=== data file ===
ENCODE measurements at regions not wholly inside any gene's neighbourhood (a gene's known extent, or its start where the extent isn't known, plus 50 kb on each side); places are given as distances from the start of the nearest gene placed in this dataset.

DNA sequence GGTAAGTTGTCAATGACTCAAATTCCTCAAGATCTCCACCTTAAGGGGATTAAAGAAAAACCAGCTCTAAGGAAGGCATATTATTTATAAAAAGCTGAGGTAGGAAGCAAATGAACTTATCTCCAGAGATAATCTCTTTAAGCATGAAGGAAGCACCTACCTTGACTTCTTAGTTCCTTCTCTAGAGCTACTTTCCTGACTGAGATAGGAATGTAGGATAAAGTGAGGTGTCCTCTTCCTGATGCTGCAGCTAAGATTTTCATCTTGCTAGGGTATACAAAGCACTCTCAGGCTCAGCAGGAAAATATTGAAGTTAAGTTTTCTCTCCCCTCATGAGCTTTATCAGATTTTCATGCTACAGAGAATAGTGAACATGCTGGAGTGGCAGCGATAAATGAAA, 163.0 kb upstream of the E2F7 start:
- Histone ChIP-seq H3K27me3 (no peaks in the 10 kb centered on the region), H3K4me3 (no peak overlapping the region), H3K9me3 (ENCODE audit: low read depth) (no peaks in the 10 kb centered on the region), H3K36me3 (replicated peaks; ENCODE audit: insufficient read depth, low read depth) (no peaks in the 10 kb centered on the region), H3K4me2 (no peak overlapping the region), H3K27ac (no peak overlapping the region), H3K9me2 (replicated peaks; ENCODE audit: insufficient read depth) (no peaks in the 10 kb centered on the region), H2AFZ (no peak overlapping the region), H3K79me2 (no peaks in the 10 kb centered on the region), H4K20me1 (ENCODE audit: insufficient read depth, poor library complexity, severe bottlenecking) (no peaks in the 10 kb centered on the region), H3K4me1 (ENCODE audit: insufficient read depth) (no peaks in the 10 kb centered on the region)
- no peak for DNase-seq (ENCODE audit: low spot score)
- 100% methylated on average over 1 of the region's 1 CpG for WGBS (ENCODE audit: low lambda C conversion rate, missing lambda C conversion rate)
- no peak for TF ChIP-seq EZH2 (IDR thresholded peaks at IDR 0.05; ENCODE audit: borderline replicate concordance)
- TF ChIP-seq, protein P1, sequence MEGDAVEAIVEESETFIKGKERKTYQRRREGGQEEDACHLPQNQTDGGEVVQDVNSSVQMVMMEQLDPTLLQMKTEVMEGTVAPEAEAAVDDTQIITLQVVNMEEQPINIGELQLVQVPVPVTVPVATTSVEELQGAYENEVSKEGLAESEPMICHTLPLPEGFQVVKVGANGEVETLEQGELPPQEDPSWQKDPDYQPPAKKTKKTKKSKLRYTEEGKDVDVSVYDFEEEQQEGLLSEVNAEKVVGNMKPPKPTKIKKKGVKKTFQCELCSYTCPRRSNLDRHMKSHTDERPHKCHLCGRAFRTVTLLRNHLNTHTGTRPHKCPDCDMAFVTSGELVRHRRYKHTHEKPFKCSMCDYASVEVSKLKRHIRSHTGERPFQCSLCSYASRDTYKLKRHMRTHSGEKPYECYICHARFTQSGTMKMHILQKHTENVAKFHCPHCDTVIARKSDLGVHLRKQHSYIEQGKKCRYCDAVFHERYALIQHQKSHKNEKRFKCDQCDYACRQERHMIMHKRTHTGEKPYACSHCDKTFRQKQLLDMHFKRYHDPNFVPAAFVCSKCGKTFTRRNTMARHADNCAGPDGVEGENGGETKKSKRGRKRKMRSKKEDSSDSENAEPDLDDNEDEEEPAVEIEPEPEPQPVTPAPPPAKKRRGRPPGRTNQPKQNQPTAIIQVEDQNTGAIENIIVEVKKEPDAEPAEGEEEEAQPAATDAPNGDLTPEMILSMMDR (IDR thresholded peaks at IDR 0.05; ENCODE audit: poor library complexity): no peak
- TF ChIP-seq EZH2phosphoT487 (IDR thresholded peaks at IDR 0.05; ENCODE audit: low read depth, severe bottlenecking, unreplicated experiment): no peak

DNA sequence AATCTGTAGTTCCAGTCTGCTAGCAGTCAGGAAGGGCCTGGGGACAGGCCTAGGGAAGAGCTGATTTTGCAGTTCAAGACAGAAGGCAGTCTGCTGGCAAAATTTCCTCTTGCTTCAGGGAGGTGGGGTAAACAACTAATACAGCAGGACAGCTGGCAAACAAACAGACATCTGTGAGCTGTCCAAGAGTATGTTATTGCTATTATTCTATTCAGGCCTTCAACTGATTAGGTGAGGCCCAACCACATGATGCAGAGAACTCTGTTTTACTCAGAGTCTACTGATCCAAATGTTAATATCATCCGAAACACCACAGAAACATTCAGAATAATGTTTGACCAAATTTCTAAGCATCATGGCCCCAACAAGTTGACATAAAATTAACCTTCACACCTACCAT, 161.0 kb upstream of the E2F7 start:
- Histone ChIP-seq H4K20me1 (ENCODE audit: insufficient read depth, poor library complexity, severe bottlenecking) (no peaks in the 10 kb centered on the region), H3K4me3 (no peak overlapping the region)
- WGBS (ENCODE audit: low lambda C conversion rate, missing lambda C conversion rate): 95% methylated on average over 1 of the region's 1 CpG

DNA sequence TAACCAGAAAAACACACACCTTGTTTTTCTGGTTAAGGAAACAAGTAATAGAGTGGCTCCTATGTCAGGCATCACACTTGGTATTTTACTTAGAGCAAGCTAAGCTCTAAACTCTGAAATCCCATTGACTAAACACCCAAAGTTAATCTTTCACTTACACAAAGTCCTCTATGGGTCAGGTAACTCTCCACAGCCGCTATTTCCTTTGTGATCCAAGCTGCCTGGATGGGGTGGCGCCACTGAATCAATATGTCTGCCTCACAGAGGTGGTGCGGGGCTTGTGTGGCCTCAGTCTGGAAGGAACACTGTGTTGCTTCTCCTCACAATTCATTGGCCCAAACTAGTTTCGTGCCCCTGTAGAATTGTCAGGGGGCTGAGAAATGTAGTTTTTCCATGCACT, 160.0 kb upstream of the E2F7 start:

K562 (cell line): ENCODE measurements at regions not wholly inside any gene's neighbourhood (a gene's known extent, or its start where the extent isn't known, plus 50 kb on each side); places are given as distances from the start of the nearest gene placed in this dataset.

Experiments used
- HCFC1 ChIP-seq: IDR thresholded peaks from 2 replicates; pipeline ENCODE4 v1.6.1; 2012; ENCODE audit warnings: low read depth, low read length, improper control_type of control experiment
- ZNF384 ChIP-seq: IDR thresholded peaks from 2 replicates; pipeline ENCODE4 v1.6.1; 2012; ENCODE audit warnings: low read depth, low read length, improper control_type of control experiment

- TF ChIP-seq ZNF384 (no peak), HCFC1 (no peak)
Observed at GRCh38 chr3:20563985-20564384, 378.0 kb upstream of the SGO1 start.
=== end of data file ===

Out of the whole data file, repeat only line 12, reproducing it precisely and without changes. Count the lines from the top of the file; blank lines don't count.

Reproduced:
DNA sequence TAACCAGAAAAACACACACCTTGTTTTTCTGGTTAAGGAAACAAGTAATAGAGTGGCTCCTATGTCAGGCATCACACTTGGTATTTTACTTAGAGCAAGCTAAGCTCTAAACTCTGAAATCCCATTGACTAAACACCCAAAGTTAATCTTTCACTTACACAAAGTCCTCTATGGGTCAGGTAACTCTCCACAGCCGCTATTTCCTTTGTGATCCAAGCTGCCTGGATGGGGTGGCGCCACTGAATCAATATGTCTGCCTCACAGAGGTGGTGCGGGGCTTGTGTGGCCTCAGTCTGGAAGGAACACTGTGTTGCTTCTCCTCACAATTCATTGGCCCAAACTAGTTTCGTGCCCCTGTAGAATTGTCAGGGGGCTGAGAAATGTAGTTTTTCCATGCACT, 160.0 kb upstream of the E2F7 start: